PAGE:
Saturday, August 11

Little-Known DC Comics Superheronies

When asked the name of a super heroine from DC Comics, Wonder Woman is mentioned. Practically, she is the only one to come to mind other than Batgirl and Supergirl. In South and Central America, she is barely known, only the women who have a male namesake. In the media, there has been scattered DC heronies that don't have a male counterpart but still remain little known. Of the heronies with male counterparts include Batgirl, Supergirl, Matrix, Hawkgirl, Batwoman, and Hawkwoman.

Even though Rima the Jungle Girl only had seven issues from 1974 to 1975, Rima is one of the first female titular lead.

She made guest spots in the "Super Friends" Animated series in the 70's. She originated from a 1904 novel by W.H. Hudson.

Vixen, the first and most prominent black DC female DC Superhero. Unfortunately, the first issue of her comic was canceled in 1978. It did get published in the second and last of the never sold "Cancelled Comic Cavalcade". Her first appearance distributed to the public was in Action Comics #521. She has since joined the JLA, even though being a reluctant hero.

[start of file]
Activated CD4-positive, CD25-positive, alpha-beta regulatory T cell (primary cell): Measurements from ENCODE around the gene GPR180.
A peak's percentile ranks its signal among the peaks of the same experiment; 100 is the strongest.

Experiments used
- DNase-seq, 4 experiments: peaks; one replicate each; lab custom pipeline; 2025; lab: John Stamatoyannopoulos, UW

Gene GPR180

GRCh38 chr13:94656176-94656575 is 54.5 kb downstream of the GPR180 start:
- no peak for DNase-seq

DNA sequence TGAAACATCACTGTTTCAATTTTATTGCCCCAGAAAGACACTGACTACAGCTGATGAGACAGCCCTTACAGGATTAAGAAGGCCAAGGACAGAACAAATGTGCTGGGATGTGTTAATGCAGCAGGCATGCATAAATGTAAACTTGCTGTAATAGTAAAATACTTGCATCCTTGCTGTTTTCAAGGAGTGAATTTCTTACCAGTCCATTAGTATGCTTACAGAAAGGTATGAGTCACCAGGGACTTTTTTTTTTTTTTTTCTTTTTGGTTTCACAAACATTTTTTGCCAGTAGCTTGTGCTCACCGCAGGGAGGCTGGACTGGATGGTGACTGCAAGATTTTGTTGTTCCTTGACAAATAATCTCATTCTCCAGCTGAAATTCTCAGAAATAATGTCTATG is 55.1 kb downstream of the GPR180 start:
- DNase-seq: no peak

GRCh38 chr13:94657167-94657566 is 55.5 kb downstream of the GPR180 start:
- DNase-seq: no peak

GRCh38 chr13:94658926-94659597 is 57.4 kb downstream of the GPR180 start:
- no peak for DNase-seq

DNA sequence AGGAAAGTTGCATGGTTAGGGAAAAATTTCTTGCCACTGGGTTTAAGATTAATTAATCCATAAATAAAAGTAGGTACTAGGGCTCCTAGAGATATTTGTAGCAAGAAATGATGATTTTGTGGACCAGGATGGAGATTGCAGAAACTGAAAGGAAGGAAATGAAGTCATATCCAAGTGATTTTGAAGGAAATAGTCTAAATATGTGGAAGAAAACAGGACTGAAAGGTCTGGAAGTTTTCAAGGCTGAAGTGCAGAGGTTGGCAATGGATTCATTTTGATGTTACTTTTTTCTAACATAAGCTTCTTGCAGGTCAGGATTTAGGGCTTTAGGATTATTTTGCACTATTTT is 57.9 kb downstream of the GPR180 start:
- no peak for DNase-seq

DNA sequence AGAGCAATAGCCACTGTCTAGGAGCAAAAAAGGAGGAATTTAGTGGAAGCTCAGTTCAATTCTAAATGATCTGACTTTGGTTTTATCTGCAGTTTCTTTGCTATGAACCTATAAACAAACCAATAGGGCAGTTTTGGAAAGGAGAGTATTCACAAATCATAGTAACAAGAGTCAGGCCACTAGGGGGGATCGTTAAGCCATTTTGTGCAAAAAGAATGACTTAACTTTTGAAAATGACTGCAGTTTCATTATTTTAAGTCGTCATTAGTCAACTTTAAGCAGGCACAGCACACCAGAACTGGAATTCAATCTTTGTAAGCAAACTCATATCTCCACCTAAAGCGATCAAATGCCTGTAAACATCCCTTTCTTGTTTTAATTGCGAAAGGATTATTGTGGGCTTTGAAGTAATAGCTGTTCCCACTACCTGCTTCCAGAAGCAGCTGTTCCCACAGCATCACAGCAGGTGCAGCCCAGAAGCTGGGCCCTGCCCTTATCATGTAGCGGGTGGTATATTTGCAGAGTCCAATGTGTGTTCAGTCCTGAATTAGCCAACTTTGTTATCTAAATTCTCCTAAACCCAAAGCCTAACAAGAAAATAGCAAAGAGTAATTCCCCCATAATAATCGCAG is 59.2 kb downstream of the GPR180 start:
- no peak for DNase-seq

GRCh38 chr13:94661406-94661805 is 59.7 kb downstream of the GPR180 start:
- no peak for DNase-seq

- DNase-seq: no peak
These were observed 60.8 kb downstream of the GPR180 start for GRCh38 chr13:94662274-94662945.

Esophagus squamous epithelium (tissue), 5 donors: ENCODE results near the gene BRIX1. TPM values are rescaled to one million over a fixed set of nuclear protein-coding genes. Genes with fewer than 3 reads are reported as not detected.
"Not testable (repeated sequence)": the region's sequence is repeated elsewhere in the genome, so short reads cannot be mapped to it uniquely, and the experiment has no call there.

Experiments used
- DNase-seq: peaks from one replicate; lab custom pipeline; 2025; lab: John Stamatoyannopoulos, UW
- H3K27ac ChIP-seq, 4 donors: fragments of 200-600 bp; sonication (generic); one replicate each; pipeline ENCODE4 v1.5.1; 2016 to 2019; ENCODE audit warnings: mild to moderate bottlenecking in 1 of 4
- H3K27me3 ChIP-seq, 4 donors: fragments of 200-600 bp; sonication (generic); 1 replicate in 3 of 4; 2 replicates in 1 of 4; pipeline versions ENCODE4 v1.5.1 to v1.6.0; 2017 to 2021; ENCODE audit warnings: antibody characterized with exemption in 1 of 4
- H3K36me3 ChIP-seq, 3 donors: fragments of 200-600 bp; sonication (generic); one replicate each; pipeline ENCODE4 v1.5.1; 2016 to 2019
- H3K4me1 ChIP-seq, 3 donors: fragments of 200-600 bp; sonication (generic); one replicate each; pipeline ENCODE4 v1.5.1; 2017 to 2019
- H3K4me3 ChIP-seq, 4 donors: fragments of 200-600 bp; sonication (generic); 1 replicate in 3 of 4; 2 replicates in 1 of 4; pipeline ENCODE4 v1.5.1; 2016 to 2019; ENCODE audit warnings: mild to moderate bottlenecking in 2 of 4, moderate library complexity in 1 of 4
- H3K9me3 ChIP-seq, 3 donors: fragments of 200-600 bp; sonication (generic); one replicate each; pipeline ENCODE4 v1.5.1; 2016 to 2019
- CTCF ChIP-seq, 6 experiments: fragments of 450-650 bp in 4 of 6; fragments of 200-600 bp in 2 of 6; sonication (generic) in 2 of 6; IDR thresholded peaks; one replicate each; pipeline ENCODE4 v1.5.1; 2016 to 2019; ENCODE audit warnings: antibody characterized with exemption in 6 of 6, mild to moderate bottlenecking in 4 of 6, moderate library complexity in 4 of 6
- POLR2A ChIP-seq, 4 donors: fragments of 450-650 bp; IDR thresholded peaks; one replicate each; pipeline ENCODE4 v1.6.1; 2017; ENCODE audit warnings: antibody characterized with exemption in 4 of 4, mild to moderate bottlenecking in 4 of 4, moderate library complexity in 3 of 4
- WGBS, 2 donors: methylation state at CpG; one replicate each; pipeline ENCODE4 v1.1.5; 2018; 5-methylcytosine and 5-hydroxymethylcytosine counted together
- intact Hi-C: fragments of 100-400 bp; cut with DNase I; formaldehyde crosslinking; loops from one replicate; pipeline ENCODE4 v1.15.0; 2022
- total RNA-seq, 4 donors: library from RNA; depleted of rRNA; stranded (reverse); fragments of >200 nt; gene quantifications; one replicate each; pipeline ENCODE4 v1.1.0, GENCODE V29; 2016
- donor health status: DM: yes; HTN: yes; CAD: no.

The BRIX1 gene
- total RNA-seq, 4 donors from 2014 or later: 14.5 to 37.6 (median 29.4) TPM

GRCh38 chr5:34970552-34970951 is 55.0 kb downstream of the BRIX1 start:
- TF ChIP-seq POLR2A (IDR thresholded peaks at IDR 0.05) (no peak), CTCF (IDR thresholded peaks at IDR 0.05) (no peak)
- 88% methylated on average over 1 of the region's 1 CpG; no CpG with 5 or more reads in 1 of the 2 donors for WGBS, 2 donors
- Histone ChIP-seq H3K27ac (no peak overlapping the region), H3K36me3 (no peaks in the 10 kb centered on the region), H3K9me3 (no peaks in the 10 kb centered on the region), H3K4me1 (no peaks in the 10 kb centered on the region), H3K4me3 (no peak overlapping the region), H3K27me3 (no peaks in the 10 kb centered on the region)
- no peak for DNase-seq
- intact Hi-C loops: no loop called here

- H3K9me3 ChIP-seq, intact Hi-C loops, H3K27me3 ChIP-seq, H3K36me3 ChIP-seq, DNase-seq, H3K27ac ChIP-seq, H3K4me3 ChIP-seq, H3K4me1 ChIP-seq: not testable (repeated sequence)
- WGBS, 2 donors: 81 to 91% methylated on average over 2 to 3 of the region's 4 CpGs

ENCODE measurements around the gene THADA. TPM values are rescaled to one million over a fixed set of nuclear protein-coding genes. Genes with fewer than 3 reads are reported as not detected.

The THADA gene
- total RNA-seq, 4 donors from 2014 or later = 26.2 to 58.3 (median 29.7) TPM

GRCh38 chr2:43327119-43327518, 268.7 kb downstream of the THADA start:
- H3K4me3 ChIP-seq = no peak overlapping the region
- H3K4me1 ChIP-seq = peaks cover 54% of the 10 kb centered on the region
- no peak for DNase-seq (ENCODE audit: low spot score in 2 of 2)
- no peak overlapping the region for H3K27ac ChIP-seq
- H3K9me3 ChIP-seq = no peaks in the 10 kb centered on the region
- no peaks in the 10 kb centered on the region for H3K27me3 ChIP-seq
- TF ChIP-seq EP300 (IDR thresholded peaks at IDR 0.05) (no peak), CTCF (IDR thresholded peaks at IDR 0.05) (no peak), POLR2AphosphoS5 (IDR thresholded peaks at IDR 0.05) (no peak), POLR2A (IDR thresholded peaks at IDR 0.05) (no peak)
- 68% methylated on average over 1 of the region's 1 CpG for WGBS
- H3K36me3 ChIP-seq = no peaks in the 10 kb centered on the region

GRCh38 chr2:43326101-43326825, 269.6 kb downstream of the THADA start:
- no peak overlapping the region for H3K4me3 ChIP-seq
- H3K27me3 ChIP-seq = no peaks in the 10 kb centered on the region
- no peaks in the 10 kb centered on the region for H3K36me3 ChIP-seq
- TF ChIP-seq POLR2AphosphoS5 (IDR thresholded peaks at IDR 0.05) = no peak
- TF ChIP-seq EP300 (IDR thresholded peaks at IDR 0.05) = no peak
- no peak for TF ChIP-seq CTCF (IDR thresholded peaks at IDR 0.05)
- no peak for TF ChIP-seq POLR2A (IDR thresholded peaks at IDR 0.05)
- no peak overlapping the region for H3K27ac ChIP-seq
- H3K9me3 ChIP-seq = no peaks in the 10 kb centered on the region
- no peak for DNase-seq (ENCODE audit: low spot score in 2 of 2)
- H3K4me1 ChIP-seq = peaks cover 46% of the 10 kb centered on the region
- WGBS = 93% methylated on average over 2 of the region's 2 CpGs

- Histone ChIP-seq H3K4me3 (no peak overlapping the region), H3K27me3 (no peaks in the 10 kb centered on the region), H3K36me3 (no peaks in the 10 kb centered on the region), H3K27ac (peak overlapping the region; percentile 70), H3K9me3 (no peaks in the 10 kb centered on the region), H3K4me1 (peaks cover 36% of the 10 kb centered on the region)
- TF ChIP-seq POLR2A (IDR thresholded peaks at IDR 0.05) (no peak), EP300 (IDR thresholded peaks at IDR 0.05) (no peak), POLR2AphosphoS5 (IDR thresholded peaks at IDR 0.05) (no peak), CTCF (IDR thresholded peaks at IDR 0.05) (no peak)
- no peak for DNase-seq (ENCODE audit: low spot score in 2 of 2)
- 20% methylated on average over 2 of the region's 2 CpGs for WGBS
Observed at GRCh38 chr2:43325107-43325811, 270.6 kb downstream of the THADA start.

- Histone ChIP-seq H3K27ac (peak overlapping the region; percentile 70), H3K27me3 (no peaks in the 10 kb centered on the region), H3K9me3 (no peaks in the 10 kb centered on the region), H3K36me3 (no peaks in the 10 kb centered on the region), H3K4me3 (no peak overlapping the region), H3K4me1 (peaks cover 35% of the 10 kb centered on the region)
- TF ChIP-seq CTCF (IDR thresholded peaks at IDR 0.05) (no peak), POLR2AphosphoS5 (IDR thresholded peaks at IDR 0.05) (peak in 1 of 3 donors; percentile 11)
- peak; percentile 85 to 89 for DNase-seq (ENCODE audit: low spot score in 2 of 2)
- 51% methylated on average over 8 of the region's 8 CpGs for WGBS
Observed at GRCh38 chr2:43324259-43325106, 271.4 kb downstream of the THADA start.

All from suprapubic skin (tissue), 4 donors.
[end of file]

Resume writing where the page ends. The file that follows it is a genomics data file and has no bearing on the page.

Although not a main character, she has made cameos in "Justice League Unlimited." She was last seen being in a relationship with John Stewart/Green Lantern.

Fire a.k.a. Green Fury a.k.a. Green Flame, her real name is Beatriz Bonilla da Costa. She first appeared in 1979 Super Friends #25. She is Brazilian. She has been paired with Ice in recent comics and media.

Visually appealing, she appeared and spoke the most in "Justice League Unlimited."

Michelle Hurd ("Law & Order: Special Victims Unit") also played her in the canceled TV pilot-turned-TV Movie "Justice League of America." It never aired on regular U.S. television but was transmitted through satellite feeds. It has appeared as a TV Movie outside of the United States. I saw it in Honduras on cable.

Phantom Lady was originally published by Fox Feature Syndicate in 1941. She is best known for being busty and scantly clad. When DC Comics acquired her, they changed the details of her origin by giving her a more active and aggressive role in her own empowerment, explaining her skimpy costume as a deliberate tactic to distract her usual male foes.

One of her identities was killed in 2005 but a new one was introduced in 2006. She has continued to be in DC Comics not having her own comic. Even though being a long standing female DC comic character, she has yet to appear in any form in the media.